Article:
Rapid change has become the norm, rather than the exception of the modern world.
Admittedly, disruptions in society, from technology to the economy and even politics, have given rise to what is increasingly becoming known as the age of uncertainty.
It is now apparent that no one has precise inside-information into how the future looks like.
Many times, industry veterans’ ‘sense of knowing’ that breathed confidence into decisions in their respective fields falls short of accuracy as outcomes of events unfold contrary to widely accepted positions.
Consequently, those who were hitherto considered underdogs, the underachievers, are breaking barriers and redefining the landscape- from economics and finance; to governance and politics; to society and culture. Everything is fluid.
There is no longer the conventional or traditional way of doing things.
The game has changed and so have the rules. But then caution is needed lest we get carried away.With this wave, identity has been lost, at times irredeemably.
For instance, in the world of politics, before he announced his interest for office, it was beyond imagination that Donald Trump would become President of the United States.
Similarly, the Brexit is termed as a surprise against a common belief that the UK would not leave the European Union.
Both incidents have earned their place within the covers of a number of bestseller books because they reveal outcomes that were absurdly different from conventional predictions. In both cases, pundits, ‘experts’, politicians, polls and even the media were mostly wrong about the possibilities presented before them.
Here in Kenya, the famous March 9 handshake between President Uhuru Kenyatta and Raila Odinga – his bitter rival in two previous elections caught everyone, including the feral media flat-footed.
The two leaders went against what was popular in their circles, and for a good reason. The peace dividend has been phenomenal to the country’s social fabric.
While many of “failed predictions” are worth a good laugh, sometimes placing hope in sensational claims and even mass euphoria that often feel ‘right’ at a moment can be risky, especially when the consequences are political or economic and involve life-and-death.
But nothing presents an unprecedented and imminent danger to society like the rise of populism. Many times, populism bears a conspiratorial-thinking tone.
Populist politicians often blame common problems on a minority, creating an ‘us versus them’ narrative that rallies the masses against an easy target.
With the growing significance of social media in the political realm, populist statements now have a medium to reach an unprecedented majority, and interestingly enough, to make it to news headlines at the end of the day.
Oddly enough, even though truth is stranger than fiction, and is often counter-intuitive, populist statements sell more and trigger the emotions of the masses.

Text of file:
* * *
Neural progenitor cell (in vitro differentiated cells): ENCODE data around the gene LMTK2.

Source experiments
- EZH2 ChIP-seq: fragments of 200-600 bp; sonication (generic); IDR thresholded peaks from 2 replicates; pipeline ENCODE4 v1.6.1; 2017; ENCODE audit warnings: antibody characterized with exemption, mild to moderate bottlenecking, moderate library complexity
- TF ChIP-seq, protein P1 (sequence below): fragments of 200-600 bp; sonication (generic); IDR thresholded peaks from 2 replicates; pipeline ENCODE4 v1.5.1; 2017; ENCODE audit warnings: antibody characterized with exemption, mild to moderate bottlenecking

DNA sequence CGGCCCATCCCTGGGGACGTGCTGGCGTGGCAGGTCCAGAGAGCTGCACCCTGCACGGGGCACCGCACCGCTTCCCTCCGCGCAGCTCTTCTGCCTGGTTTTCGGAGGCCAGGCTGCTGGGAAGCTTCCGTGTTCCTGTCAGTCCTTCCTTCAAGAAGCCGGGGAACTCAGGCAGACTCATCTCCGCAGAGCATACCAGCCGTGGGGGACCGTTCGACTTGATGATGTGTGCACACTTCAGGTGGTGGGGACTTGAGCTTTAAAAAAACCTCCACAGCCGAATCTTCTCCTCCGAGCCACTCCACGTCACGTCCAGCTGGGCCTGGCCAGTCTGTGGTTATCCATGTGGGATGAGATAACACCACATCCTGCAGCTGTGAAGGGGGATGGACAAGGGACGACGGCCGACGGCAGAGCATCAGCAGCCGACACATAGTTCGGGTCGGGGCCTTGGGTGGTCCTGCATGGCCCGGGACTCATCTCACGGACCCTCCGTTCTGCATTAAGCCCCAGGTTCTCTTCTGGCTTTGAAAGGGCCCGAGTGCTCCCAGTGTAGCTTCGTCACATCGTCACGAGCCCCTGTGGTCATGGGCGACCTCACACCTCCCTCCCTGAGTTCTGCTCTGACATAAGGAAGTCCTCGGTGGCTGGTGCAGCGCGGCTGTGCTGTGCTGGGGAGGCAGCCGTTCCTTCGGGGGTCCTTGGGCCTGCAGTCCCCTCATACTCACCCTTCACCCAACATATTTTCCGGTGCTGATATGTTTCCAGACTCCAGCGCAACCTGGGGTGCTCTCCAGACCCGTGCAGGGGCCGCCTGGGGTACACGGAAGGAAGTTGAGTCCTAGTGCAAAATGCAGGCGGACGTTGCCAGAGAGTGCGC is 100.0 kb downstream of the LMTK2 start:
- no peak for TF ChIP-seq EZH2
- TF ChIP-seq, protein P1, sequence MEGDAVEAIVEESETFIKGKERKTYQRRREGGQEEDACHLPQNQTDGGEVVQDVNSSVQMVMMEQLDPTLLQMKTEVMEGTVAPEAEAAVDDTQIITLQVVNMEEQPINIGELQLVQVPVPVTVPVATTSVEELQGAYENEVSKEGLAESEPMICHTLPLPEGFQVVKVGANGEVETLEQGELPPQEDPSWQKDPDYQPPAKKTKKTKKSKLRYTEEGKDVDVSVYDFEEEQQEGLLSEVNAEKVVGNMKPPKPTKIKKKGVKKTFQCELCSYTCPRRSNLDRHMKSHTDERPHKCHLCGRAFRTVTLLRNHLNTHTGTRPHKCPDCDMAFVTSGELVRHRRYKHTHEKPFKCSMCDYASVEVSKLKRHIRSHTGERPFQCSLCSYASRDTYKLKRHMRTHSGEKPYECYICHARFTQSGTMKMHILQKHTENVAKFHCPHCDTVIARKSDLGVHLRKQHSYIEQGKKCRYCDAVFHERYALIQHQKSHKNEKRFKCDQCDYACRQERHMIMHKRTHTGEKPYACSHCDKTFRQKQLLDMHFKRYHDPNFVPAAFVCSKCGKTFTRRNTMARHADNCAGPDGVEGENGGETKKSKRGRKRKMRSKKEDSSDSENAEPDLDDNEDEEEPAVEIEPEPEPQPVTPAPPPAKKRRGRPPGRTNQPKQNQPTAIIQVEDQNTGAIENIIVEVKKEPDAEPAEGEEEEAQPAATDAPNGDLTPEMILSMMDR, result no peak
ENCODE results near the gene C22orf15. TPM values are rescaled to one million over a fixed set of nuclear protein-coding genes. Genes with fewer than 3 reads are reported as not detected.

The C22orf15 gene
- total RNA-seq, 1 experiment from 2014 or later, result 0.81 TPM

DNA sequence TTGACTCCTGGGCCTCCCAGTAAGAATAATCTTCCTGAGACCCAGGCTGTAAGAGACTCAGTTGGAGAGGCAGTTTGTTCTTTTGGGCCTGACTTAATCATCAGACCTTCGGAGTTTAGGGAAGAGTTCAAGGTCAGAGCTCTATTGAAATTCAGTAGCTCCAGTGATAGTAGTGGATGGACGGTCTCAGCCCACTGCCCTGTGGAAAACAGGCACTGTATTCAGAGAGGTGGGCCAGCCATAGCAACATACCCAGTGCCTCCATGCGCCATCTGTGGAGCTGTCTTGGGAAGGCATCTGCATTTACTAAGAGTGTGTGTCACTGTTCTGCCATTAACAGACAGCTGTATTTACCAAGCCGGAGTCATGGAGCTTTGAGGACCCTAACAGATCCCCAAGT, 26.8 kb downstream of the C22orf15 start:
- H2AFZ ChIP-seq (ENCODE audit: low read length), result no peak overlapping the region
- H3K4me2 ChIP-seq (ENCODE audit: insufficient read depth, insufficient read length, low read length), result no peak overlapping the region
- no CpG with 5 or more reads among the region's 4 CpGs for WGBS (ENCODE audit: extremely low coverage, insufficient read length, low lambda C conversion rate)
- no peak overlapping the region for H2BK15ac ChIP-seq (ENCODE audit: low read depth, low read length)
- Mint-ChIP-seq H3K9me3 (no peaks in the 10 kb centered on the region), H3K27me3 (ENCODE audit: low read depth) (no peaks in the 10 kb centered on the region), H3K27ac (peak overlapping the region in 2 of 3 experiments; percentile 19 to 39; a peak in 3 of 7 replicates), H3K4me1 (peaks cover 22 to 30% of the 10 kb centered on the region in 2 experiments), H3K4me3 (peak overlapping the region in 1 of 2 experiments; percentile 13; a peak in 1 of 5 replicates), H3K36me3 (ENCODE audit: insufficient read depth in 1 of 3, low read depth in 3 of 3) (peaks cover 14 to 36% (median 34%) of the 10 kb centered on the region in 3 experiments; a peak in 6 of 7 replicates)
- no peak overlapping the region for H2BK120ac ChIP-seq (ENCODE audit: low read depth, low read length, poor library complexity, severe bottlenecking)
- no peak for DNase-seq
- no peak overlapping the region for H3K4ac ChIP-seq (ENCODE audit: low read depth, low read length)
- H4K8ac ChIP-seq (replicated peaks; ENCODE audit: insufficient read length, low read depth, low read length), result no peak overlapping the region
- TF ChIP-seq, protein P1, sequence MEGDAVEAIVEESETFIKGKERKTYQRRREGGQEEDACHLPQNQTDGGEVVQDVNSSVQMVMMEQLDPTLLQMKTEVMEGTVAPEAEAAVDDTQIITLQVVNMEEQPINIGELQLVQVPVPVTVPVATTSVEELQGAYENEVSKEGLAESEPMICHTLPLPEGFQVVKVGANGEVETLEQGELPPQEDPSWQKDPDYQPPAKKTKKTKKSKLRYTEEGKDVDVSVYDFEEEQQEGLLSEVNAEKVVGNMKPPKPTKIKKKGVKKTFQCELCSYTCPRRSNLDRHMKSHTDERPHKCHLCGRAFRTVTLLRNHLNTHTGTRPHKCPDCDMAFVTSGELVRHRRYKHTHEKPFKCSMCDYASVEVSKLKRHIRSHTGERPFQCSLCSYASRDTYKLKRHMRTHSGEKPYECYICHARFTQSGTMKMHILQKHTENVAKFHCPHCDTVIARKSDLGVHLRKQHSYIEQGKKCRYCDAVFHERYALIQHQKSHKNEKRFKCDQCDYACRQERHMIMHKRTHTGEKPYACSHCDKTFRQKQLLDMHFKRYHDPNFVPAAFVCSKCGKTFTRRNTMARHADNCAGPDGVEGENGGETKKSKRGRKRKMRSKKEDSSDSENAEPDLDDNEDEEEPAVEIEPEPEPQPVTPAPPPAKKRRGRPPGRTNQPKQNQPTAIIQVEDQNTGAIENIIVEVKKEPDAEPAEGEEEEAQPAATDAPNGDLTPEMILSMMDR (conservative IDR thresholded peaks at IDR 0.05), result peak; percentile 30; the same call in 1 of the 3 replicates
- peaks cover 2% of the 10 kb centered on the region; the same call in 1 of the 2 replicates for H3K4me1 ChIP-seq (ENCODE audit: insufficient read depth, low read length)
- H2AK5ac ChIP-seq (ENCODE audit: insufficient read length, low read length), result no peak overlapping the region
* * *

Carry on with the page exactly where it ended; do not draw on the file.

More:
Scaring enough, without scrutiny, and proper counter-mechanisms, populist sentiments have the ability to influence public sentiment, often with repercussions.
If anything, the Rainbow wave of 2002 taught us that there is a difference between promise and delivery.
As the Rainbow wave swept through town, opposition leaders and their supporters were buoyed by the ‘Moi must go’ and that ‘it is our time now to eat the cake’ mantras.
When the rubber hit the road, the new rulers in town realised too late that “state-craft” wasn’t as easy as it seemed at first.
Dejected supporters watched as the Narc coalition tore at each soon after and then finally imploded.Until then, an under par performer, the opposition association had proved a hotchpotch; their schemes, shoddy, feckless, ineffectual and weak.
It was no different when they assumed the reigns of power. The ensuing time was spent fighting political fires rather delivering to the masses the political nirvana they claimed Kanu – the former ruling party- had denied them for so long.
Political pundits actually place the 2002 euphoria at the centre of the present-day woes bedeviling the country.
From unemployment, inequality, corrosive politics, entrenched tribalism and the pervasive sense of hopelessness and lack of faith in politics.
While many countries, including ours, have institutions created to deal with emerging social, political and economic issues, populist solutions offer simplistic and sensational alternatives to the same, smearing contempt at the legitimacy of these institutions.
At times, populism clouds our view and consequently, our judgment on emerging social problems.
For instance, the xenophobic attacks in South Africa were a reaction to the commonly held belief that foreigners (particularly from other African countries) are responsible for the social and economic woes in that country.
The media (international) in return, reacted by painting the entire nation as purveyors of xenophobic violence. Both were simple narratives that failed to explain a complex issue such as migration and economic stability.
Mr Mokamba comments on social issues
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